A recent comment in one of our earlier posts raised an interesting train of thought that we wanted to share:
Wait, sorry not that, one. This one:
The commenter’s point is that Apple may look like it is dominant now, but that strength is fleeting. All it will take to topple them is one bad generation of product. Our first instinct was to agree with this. The history of consumer electronics demonstrates this clearly. For instance, Motorola’s stock used to rise and fall entirely on their ability (or lack thereof) to ship their latest clamshell phone in time for the Q4 Holiday Shopping Season. Nokia went from industry leader to out of the business in three years because they could not make the turn to smartphones. This was also common wisdom in the semiconductor space as well.
But it no longer holds. The difference can probably be summed up simply as ‘software’. We are all now tied pretty tightly to our smartphone software. Porting data to a new device is hard enough even on the same operating system (OS) to make switching to a new OS prohibitively painful. Then factor in all the Apple services like Music and TV+ which add to the stickiness of the platform.
Another important factor is that replacement cycles have extended considerably. In the feature phone era the average consumer bought a new phone roughly every two years, but now those replacement cycles are closer three to four years (which makes sense when phones cost $1,000).
Adding this together, it seems unlikely that a single bad product cycle could kill Apple. What would the worst case scenario look like? Let’s say they design the Homer Phone, a phone so bad that no one buys one that year. The company has $204 billion in cash on its books now. Their operating expenses are about $40 billion a year, capex is about $20 billion. They would also take a big loss on phones purchased but not sold, so 50 million units at $600 a piece, another $30 billion. Add it all up and the company could survive two years on just their cash on hand, to say nothing of their other products. It would be ugly, but it is also unlikely.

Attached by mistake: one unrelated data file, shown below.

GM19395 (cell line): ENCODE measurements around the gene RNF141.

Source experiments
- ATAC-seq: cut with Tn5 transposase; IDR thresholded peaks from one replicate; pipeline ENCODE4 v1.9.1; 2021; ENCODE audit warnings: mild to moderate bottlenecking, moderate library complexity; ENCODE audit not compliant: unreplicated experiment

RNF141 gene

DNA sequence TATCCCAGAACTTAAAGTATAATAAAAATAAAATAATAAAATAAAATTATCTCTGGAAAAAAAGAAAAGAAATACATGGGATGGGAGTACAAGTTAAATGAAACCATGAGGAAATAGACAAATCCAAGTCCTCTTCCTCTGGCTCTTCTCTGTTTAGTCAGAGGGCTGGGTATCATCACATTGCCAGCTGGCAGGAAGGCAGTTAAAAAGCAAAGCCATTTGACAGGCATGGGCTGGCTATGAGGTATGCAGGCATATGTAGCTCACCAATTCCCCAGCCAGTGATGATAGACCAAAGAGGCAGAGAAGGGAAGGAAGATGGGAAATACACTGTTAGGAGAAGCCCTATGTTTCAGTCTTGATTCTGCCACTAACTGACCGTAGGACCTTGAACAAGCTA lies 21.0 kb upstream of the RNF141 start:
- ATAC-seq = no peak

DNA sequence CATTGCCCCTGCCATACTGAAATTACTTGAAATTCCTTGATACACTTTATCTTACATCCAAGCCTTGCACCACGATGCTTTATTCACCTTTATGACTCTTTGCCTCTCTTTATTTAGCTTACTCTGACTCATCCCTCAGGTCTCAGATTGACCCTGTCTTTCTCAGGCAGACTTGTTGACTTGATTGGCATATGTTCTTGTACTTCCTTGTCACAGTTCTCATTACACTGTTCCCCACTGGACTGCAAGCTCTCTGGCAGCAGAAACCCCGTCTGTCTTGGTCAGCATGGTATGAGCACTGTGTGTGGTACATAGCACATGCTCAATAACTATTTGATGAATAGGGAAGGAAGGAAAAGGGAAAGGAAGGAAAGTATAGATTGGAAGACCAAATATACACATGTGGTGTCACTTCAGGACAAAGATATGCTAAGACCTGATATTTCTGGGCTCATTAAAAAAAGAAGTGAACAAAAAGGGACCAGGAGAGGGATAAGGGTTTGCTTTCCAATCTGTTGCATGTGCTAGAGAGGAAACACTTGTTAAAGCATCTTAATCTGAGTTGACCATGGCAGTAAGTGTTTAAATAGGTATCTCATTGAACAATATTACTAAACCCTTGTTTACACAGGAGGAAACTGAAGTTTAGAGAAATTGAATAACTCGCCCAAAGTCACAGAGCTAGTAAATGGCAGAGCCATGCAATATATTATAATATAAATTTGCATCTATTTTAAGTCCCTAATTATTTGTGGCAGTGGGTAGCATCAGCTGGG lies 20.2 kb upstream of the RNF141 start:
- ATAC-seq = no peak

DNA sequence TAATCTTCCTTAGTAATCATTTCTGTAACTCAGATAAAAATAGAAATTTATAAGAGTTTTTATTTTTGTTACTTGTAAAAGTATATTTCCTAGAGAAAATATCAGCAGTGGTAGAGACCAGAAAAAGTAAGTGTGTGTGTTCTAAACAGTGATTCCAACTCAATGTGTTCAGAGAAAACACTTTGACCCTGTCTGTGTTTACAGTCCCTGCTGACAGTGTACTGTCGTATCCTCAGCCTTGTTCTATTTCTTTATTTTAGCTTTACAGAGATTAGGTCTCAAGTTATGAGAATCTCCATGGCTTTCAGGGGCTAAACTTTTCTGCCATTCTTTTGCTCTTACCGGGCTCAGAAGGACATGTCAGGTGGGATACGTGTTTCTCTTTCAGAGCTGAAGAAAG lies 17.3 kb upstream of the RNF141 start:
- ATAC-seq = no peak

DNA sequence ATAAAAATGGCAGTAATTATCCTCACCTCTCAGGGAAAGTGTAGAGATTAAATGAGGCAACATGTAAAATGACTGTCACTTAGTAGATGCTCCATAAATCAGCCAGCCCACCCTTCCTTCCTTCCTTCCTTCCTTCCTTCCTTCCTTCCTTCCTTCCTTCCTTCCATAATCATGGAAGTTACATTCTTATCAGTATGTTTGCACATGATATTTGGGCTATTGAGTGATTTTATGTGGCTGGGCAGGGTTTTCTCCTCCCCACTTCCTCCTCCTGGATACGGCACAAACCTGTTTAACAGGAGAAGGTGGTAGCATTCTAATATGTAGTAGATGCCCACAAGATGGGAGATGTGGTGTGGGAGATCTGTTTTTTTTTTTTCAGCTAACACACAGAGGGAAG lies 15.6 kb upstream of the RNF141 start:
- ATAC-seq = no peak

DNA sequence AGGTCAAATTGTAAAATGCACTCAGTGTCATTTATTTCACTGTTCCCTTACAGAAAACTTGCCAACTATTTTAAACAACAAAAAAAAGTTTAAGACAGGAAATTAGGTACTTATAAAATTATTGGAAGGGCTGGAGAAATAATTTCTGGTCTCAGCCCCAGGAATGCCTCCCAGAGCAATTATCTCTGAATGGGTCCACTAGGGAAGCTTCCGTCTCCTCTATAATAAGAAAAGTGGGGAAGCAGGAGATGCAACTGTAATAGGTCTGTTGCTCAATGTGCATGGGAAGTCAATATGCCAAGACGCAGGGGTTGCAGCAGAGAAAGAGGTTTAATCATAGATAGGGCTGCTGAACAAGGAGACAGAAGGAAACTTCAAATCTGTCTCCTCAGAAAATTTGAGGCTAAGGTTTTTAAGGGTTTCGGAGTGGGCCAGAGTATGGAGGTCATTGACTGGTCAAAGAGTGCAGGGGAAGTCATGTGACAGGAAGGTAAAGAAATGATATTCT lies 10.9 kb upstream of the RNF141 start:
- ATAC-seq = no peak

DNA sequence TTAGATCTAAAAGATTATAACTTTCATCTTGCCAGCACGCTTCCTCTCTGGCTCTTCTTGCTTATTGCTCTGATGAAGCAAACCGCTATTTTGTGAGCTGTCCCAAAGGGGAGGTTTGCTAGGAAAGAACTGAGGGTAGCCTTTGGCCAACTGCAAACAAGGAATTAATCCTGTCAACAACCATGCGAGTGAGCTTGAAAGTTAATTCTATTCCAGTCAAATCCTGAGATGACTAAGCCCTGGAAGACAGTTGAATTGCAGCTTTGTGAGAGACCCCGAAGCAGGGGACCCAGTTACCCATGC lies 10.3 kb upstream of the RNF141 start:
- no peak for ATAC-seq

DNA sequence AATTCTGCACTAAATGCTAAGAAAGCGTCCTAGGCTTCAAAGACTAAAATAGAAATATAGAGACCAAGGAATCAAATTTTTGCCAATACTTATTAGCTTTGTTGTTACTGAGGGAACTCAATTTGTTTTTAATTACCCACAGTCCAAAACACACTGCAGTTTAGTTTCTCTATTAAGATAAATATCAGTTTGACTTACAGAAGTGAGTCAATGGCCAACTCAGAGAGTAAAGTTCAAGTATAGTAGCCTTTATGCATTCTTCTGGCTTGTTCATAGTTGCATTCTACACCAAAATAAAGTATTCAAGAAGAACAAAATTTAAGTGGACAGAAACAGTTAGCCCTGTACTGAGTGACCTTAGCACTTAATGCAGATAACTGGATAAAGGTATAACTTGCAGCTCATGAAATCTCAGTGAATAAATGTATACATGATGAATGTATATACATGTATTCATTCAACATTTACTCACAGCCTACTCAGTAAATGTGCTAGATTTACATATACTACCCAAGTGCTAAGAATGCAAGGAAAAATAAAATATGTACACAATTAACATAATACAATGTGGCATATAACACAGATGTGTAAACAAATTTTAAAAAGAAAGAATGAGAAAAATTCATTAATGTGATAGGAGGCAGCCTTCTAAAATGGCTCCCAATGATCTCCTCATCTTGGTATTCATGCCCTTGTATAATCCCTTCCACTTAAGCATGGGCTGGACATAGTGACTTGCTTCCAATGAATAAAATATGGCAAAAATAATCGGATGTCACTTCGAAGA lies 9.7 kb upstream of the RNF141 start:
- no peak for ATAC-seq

In all fairness, it is worth asking this question. As Apple becomes more vertically integrated, they become more vulnerable to their own shortcomings. We think of this a lot when we look at Apple Silicon. Today, this part of the company is executing incredibly well, they are the world’s best run semiconductor company, and they don’t sell chips. But the risk here is what happens if that execution ever slips. The timelines for semis are incredibly tight, and hardware cannot be fixed once it ships. So what happens if one part of the chip design is not completed on time, say some new, advanced AI core, that then causes the whole A Series or M Series processor to be delayed which delays the shipment of the phone or laptop it powers. These are real risks, which though unlikely today at Apple have still plagued every other chip company ever. The other, probably more significant risk, is to look at it from a different direction. Apple has to be cognizant of these risk and has likely factored this into their planning. So does that mean their risk mitigation measures cause them to be more conservative in their chip design? Are they less willing to take chances because everything is so tightly integrated? Could this lead them to miss a cycle? Probably not, but definitely worth considering.
That being said, as things stand today, Apple looks fairly unassailable. The glory of this world always fades, but that does not mean it will fade any time soon.